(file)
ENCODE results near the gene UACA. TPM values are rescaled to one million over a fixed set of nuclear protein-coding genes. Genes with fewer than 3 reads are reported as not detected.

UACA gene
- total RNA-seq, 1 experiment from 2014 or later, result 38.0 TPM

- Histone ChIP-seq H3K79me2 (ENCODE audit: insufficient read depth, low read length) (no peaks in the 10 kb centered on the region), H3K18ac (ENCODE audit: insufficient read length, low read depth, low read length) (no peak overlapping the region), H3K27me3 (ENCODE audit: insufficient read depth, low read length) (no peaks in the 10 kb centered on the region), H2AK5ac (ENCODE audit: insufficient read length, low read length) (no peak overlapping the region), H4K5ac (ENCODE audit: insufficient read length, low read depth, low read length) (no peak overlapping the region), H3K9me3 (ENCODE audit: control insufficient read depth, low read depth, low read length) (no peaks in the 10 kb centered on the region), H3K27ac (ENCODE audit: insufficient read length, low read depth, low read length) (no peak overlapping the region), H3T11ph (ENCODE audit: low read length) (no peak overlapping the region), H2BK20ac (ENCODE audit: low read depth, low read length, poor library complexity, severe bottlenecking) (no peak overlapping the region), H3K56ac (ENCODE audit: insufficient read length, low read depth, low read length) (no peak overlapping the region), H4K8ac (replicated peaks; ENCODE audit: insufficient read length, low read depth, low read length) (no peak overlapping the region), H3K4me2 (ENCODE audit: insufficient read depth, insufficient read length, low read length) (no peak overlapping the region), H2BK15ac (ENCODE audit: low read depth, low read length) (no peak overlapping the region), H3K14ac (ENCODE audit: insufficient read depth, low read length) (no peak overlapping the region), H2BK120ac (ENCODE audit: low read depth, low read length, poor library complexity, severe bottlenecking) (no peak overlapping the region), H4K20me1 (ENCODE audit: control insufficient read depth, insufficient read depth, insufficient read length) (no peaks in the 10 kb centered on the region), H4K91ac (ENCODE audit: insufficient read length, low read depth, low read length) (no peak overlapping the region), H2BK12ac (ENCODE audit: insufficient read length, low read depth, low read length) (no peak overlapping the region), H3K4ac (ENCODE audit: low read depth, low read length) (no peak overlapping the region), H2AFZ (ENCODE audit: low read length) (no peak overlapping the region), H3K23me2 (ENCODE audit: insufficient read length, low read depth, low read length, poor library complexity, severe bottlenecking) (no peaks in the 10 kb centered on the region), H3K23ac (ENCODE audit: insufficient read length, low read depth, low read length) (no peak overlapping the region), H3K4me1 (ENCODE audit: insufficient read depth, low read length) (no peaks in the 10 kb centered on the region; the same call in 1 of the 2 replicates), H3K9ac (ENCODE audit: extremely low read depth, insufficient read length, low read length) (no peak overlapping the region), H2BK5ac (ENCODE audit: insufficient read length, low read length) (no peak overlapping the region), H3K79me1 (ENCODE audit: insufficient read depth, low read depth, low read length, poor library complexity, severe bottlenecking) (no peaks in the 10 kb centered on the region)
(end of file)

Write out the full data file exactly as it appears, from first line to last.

ENCODE results near the gene UACA. TPM values are rescaled to one million over a fixed set of nuclear protein-coding genes. Genes with fewer than 3 reads are reported as not detected.

UACA gene
- total RNA-seq, 1 experiment from 2014 or later, result 38.0 TPM

- Histone ChIP-seq H3K79me2 (ENCODE audit: insufficient read depth, low read length) (no peaks in the 10 kb centered on the region), H3K18ac (ENCODE audit: insufficient read length, low read depth, low read length) (no peak overlapping the region), H3K27me3 (ENCODE audit: insufficient read depth, low read length) (no peaks in the 10 kb centered on the region), H2AK5ac (ENCODE audit: insufficient read length, low read length) (no peak overlapping the region), H4K5ac (ENCODE audit: insufficient read length, low read depth, low read length) (no peak overlapping the region), H3K9me3 (ENCODE audit: control insufficient read depth, low read depth, low read length) (no peaks in the 10 kb centered on the region), H3K27ac (ENCODE audit: insufficient read length, low read depth, low read length) (no peak overlapping the region), H3T11ph (ENCODE audit: low read length) (no peak overlapping the region), H2BK20ac (ENCODE audit: low read depth, low read length, poor library complexity, severe bottlenecking) (no peak overlapping the region), H3K56ac (ENCODE audit: insufficient read length, low read depth, low read length) (no peak overlapping the region), H4K8ac (replicated peaks; ENCODE audit: insufficient read length, low read depth, low read length) (no peak overlapping the region), H3K4me2 (ENCODE audit: insufficient read depth, insufficient read length, low read length) (no peak overlapping the region), H2BK15ac (ENCODE audit: low read depth, low read length) (no peak overlapping the region), H3K14ac (ENCODE audit: insufficient read depth, low read length) (no peak overlapping the region), H2BK120ac (ENCODE audit: low read depth, low read length, poor library complexity, severe bottlenecking) (no peak overlapping the region), H4K20me1 (ENCODE audit: control insufficient read depth, insufficient read depth, insufficient read length) (no peaks in the 10 kb centered on the region), H4K91ac (ENCODE audit: insufficient read length, low read depth, low read length) (no peak overlapping the region), H2BK12ac (ENCODE audit: insufficient read length, low read depth, low read length) (no peak overlapping the region), H3K4ac (ENCODE audit: low read depth, low read length) (no peak overlapping the region), H2AFZ (ENCODE audit: low read length) (no peak overlapping the region), H3K23me2 (ENCODE audit: insufficient read length, low read depth, low read length, poor library complexity, severe bottlenecking) (no peaks in the 10 kb centered on the region), H3K23ac (ENCODE audit: insufficient read length, low read depth, low read length) (no peak overlapping the region), H3K4me1 (ENCODE audit: insufficient read depth, low read length) (no peaks in the 10 kb centered on the region; the same call in 1 of the 2 replicates), H3K9ac (ENCODE audit: extremely low read depth, insufficient read length, low read length) (no peak overlapping the region), H2BK5ac (ENCODE audit: insufficient read length, low read length) (no peak overlapping the region), H3K79me1 (ENCODE audit: insufficient read depth, low read depth, low read length, poor library complexity, severe bottlenecking) (no peaks in the 10 kb centered on the region)